The Pope’s resignation may be unprecedented but it follows rules established over the years. CNS photo

Unprecedented, yes, but not against established practice

  • February 20, 2013

Pope Benedict XVI’s renunciation of the See of Peter has occasioned much commentary about how rare a papal resignation is. Many have said that it has been 600 years or 700 years, depending on how one counts. It is more radical than that. What the Holy Father did has never been done in the history of the Church. Ever.

There have been a handful of papal resignations in history. Two or three are from the first centuries, about which there exists great historical uncertainty. Those early cases related to exile or persecution, namely, the pope was driven out or pressured by the imperial power.

The cases about which we do have historical knowledge come from a turbulent period in papal history. Benedict IX assumed the papacy in 1032, installed by powerful family connections. By all accounts a corrupt and violent man, his tenure became increasingly untenable and he was forced out in 1044, but restored in 1045, provoking a deadlock which he resolved by accepting payment to resign later that same year. He came back in 1047, before finally being deposed by the emperor definitively in 1048. The whole sorry chapter bears no relevance to today.
Gregory XII resigned in 1415. At the time there were three claimants to be the legitimate pope, and a great council of both ecclesiastical and civil powers was required to sort out the mess. The solution was to depose the two rival claimants, and persuade Gregory XII to resign, which he did, clearing the way to elect a legitimate and undisputed successor. Again, a situation which is not a precedent for today.

That leaves Pope Celestine V, who resigned in 1294. In the summer of 1294, the papacy had been vacant for over two years. The cardinals were deadlocked and could not agree on a candidate. An 80-year-old monk reputed for his ascetical discipline wrote to the conclave, warning them that if they did not discharge their duty and elect a pope, they would face God’s wrath. The exhausted conclave responded by choosing the monk himself, Pietro del Morrone. He initially refused, but eventually gave in (or was coerced?) and was crowned in July 1294. Six decades of monastic life left him ill-prepared to govern the Church, and he was soon overwhelmed and incompetent. Manifestly inadequate to the task, he promulgated a decree that permitted the pope to abdicate, and then did so. His papacy lasted five months.

Therefore, there is no precedent in the entire history of the Church for a pope, elected legitimately and without disputation, and manifestly able to function as pope, to resign. Furthermore, there is no precedent for a pope to resign on grounds of diminished health, given that every pope experiences diminished health some time before he dies.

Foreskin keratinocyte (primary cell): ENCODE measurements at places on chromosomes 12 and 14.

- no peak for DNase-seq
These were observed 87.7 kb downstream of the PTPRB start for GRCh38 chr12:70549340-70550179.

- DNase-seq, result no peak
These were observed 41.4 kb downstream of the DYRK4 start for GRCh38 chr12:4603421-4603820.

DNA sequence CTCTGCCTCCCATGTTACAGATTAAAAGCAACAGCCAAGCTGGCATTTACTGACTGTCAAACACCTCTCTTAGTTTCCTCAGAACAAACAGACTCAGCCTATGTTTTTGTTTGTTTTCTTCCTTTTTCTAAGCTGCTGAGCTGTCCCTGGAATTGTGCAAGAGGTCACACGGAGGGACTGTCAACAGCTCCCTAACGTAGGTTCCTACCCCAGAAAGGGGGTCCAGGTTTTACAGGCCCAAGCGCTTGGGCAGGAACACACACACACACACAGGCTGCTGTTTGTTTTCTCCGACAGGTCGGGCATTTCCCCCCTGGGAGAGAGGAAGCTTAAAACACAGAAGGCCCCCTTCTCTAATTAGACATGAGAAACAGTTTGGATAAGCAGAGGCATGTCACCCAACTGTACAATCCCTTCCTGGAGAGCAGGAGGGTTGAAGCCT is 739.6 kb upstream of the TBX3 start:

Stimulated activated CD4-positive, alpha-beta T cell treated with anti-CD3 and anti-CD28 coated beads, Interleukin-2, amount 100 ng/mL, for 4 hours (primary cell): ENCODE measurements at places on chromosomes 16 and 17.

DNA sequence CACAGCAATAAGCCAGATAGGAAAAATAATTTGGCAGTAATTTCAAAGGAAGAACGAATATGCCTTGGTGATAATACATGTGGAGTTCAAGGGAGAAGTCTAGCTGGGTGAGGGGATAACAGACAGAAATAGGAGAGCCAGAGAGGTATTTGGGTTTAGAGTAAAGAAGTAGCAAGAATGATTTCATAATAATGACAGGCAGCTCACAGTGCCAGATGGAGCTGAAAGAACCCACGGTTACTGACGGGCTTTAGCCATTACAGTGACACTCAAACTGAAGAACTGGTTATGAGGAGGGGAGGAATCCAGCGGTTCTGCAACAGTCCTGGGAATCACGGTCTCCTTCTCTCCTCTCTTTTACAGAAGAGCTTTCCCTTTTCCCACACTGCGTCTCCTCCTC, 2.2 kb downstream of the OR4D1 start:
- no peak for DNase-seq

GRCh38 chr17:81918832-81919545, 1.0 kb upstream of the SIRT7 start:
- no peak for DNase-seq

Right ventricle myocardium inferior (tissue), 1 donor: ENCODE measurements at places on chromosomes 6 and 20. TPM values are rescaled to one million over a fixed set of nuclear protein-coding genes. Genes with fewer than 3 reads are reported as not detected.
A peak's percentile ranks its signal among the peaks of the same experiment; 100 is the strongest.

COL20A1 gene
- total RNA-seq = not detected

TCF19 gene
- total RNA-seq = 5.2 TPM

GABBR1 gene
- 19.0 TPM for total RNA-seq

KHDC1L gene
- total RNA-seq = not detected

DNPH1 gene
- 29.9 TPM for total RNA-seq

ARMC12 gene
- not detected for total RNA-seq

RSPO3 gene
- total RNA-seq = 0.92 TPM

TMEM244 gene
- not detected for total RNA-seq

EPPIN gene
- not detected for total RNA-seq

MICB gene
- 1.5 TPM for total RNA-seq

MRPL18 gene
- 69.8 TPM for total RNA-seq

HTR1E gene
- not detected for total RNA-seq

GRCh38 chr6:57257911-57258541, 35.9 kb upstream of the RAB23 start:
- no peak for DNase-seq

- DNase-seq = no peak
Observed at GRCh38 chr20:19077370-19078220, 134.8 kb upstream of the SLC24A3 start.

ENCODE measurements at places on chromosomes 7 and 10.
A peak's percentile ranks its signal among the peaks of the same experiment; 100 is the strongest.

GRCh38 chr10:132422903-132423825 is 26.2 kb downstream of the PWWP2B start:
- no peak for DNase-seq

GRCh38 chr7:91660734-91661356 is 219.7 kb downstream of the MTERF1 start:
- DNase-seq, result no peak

So why then might Pope Benedict do something never before done, ever?

The Holy Father hinted at an answer in his abdication address, noting that the “rapid changes” of “today’s world” required rather more strength than he currently has. This echoes the teaching of Vatican II, in its decree on bishops, Christus Dominus: “Since the pastoral office of bishops is so important and weighty, diocesan bishops and others regarded in law as their equals, who have become less capable of fulfilling their duties properly because of the increasing burden of age or some other serious reason, are earnestly requested to offer their resignation from office either at their own initiative or upon the invitation of the competent authority.”

The next year, in 1966, Venerable Paul VI decreed that bishops were “earnestly requested of their own free will” to resign at age 75. By 1983, this was no longer an invitation but an obligation in canon law. Likewise, in 1970, Venerable Paul VI decreed that cardinals had to give up all their offices, including the right to vote in the conclave, upon reaching 80 years of age.

The 1983 code, which formalized the retirement age for bishops, also provided for the renunciation of his office by the Bishop of Rome.

So while utterly without precedent, Pope Benedict’s decision can be read as being consistent with what he calls the “hermeneutic of reform” — the correct interpretation of Vatican II. On that reading, the Holy Father’s abdication is not only a remarkable novelty itself, but also the gradual extension of an accepted principle to new territory, exercising as Bishop of Rome a provision that is already required of all other bishops.
It is consistent with Pope Benedict’s approach in liturgical matters, which has been to expand the realm of the possible by the personal exercise of existing options, rather than making new legislation.

Utterly novel? Yes. In continuity with established practice? Also yes.

(This column is adapted from a forthcoming essay in Convivium magazine, convivium, of which Fr. de Souza is the editor-in-chief.)


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